Start by reading a well-done book about a little girl saving her money until she accumulates $1.00. Then do some cross-curricular follow-up activities that give students practice with coin counting.
Learning Objective: Count and write values of coins up to $1.00 using dollar sign, decimal, and cent symbol.
Prior Knowledge: Familiarity with addition with more than two addends
Book: Jenny Found a Penny by Trudy Harris
- Coins: Quarters, Dimes, Nickels, Pennies (real or plastic)
- Math Journals or writing paper
- White board
Gather the students around you as you read Jenny Found a Penny so that they can interact while you read. The story is about a determined little girl who is saving money for a special purchase. There are sidebars on each page with realistic pictures of the coins for your students to add up as Jenny collects them. To assist in the addition you should use a white board to write the numeric amount of the coins in a vertical line and demonstrate how to add each time she finds another coin.
Questions about the book:
- What is the value of each coin?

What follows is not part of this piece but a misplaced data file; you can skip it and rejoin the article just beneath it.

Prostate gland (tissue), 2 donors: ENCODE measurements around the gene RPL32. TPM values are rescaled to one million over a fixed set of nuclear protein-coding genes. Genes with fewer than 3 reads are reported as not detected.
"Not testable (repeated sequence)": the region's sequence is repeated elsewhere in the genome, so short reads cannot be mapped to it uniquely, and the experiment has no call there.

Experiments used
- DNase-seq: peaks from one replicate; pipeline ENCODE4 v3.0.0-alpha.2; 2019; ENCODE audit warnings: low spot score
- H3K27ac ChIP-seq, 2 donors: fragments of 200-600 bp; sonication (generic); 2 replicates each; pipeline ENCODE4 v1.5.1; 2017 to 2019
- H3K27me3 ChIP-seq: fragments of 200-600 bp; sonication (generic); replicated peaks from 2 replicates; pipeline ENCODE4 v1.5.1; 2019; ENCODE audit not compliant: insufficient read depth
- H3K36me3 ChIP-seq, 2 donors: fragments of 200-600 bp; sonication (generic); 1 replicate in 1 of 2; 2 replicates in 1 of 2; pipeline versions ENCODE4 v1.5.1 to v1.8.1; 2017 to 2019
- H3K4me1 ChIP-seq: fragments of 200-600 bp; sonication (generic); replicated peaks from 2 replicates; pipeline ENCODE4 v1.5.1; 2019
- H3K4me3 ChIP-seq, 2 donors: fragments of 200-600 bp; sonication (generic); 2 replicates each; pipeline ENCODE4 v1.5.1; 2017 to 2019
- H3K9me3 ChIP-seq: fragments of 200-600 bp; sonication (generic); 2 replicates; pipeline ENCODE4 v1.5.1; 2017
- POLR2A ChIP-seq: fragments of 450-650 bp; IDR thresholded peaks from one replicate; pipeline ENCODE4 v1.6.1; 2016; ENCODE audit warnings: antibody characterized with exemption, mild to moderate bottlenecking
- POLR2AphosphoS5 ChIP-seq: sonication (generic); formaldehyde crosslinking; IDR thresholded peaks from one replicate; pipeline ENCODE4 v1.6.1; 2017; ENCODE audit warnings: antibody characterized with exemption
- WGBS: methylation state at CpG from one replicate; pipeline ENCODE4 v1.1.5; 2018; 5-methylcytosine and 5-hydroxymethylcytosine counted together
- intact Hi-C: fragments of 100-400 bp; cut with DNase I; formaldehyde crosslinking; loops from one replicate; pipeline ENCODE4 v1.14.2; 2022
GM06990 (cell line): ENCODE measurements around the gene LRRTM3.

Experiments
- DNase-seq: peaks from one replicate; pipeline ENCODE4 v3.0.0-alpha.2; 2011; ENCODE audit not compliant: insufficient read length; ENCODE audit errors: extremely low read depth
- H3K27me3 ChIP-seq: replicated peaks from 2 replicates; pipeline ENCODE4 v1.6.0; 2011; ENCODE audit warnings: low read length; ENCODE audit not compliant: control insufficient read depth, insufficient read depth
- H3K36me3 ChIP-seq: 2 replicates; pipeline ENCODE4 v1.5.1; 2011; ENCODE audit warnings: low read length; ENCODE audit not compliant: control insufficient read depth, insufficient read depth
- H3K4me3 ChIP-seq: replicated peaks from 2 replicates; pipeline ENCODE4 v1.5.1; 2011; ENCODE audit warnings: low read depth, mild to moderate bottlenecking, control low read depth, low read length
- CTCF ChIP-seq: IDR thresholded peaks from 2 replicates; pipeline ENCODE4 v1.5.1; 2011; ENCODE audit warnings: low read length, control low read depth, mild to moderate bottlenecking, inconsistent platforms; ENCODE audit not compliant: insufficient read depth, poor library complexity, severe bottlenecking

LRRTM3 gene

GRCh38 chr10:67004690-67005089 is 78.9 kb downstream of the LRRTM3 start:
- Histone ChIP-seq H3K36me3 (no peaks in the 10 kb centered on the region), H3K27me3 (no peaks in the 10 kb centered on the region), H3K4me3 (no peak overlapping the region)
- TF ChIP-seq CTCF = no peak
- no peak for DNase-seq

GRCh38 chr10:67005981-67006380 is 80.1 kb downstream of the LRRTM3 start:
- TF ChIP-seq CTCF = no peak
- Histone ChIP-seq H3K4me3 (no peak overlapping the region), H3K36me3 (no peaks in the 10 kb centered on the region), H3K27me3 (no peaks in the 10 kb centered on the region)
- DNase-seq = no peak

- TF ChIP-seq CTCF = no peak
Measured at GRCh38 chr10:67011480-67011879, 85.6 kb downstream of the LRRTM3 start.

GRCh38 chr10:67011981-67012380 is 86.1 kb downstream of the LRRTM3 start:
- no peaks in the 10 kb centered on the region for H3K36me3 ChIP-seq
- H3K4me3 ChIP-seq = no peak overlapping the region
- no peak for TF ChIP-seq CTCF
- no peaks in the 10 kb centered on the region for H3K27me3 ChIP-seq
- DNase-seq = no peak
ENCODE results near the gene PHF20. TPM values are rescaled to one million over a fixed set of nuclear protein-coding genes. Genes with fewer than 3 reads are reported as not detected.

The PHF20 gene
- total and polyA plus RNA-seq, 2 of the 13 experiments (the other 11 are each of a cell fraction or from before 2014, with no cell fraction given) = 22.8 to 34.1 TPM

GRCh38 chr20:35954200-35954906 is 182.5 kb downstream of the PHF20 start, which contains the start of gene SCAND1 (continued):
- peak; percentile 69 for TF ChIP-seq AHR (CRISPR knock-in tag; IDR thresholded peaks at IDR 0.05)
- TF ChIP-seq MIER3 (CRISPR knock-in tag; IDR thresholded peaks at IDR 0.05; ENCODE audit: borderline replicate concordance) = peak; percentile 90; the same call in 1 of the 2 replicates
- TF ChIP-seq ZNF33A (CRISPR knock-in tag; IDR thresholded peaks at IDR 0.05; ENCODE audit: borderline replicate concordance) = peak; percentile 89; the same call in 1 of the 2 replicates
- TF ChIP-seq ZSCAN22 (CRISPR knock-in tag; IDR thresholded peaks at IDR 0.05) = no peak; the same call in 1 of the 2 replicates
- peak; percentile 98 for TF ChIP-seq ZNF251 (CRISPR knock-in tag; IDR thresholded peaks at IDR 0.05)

- When Jenny goes to the store with her dollar how much more does she need?
- Jenny needs seven cents and she finds a dime. How much will she have left over? Can someone write the math problem on the board? 10-7=3
- What is a tax?
Journal Activity: Choose two coins and write about what you see on both sides of the coins. (See additional information below.)
Small group with the teacher (during the journal activity) provide a pile of coins (pennies, nickels, dimes and quarters only) and ask the students to perform these tasks:
- Which coin means one cent? What is it called?
- Which coin means five cents? What is it called?
- Which coin is called a quarter? How much is it worth?
- Which coin is called a dime? How much is it worth?
- Gather coins that make eight cents.
- Gather coins that make twenty-five cents.
You will always have a few students who want to know more about things! Here is some information about the coins:
Penny (cent): Picture of Abraham Lincoln the 16th President on one side, The Lincoln Memorial on the other side of most of the pennies.
Nickel: Picture of Thomas Jefferson the 3rd President on one side, his home Monticello in Virginia on the other side.
Dime: Picture of Franklin Roosevelt the 32nd President, the man who served the longest, on the other side a torch, oak branch and olive branch.
Quarter: Picture of George Washington the 1st President also known as “The Father of Our Country" and on the other side a bald eagle.
State Quarters: George Washington is on one side and the other side varies depending on the state.
Harris, Trudy. Jenny Found a Penny. Millbrook Press, Inc., 2008.